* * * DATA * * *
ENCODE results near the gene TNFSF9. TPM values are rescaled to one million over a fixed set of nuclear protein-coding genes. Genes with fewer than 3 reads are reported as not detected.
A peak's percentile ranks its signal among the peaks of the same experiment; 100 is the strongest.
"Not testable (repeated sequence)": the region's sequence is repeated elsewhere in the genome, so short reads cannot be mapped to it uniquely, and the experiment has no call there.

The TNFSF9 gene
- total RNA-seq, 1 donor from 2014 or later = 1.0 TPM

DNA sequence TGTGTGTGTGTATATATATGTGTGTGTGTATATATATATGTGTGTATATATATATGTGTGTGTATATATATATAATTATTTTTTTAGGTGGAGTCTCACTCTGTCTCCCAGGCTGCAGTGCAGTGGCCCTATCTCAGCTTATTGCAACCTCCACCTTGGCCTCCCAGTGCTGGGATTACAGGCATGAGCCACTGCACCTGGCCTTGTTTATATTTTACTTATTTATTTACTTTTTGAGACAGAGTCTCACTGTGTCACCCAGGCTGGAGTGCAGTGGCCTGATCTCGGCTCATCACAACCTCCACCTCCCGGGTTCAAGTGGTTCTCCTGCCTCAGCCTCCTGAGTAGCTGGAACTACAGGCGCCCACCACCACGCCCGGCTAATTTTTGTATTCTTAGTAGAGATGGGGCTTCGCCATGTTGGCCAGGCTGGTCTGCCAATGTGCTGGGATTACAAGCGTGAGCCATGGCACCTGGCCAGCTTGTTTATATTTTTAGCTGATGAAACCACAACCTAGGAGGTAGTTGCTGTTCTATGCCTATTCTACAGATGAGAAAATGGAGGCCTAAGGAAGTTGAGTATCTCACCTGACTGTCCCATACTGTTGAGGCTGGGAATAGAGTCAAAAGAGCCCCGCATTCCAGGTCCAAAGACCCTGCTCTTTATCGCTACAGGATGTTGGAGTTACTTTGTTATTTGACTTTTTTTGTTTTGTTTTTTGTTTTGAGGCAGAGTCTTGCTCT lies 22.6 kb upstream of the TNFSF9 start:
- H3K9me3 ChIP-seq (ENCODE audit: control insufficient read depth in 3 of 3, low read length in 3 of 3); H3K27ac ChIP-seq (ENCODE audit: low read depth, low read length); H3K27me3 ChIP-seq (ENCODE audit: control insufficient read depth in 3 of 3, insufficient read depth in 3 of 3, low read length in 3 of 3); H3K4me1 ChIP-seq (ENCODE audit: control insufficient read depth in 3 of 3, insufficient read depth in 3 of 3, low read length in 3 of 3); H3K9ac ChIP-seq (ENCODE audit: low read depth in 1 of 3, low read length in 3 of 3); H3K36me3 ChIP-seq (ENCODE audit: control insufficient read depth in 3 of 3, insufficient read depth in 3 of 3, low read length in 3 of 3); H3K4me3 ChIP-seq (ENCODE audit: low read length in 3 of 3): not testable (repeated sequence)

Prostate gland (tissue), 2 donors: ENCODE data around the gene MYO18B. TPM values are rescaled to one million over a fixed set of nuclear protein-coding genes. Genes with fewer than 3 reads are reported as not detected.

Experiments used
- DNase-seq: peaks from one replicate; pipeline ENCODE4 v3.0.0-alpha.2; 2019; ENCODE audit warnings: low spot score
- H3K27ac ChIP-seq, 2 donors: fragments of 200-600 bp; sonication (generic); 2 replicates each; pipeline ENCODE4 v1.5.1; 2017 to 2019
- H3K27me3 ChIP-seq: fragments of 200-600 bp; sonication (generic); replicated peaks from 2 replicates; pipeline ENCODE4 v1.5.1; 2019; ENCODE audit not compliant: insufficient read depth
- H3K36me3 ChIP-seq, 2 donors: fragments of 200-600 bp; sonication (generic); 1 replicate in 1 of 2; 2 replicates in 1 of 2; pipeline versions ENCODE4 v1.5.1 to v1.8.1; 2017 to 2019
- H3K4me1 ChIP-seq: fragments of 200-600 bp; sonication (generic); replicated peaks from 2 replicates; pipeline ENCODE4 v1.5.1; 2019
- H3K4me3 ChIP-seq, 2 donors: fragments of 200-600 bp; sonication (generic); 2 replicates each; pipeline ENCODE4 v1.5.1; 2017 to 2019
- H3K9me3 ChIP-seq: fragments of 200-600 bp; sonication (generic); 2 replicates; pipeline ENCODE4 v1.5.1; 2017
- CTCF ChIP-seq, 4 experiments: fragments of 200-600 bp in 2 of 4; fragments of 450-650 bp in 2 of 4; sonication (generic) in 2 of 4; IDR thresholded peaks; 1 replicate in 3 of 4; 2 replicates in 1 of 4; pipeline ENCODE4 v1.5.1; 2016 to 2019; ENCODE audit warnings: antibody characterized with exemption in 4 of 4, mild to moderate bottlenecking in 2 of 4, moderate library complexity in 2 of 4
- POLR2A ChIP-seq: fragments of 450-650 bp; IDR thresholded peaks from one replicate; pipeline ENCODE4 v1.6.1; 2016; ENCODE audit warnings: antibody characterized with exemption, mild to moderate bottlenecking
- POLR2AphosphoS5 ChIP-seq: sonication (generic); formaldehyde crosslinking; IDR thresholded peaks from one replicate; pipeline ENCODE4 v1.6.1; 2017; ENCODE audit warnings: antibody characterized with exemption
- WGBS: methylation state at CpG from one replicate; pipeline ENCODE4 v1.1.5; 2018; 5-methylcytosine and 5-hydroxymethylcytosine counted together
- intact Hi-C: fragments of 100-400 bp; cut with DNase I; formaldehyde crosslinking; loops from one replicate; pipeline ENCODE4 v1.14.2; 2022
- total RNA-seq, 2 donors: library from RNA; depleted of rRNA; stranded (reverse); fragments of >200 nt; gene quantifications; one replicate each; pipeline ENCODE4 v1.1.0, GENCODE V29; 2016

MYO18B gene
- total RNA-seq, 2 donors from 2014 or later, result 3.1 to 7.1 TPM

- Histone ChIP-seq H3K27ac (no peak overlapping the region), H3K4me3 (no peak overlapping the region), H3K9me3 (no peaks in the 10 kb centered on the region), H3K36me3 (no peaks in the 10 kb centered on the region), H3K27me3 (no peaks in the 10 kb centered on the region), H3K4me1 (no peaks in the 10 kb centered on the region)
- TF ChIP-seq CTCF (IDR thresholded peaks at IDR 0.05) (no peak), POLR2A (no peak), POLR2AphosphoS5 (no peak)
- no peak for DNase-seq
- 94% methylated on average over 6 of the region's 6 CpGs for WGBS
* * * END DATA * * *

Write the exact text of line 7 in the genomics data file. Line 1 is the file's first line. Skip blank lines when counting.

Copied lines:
- H3K9me3 ChIP-seq (ENCODE audit: control insufficient read depth in 3 of 3, low read length in 3 of 3); H3K27ac ChIP-seq (ENCODE audit: low read depth, low read length); H3K27me3 ChIP-seq (ENCODE audit: control insufficient read depth in 3 of 3, insufficient read depth in 3 of 3, low read length in 3 of 3); H3K4me1 ChIP-seq (ENCODE audit: control insufficient read depth in 3 of 3, insufficient read depth in 3 of 3, low read length in 3 of 3); H3K9ac ChIP-seq (ENCODE audit: low read depth in 1 of 3, low read length in 3 of 3); H3K36me3 ChIP-seq (ENCODE audit: control insufficient read depth in 3 of 3, insufficient read depth in 3 of 3, low read length in 3 of 3); H3K4me3 ChIP-seq (ENCODE audit: low read length in 3 of 3): not testable (repeated sequence)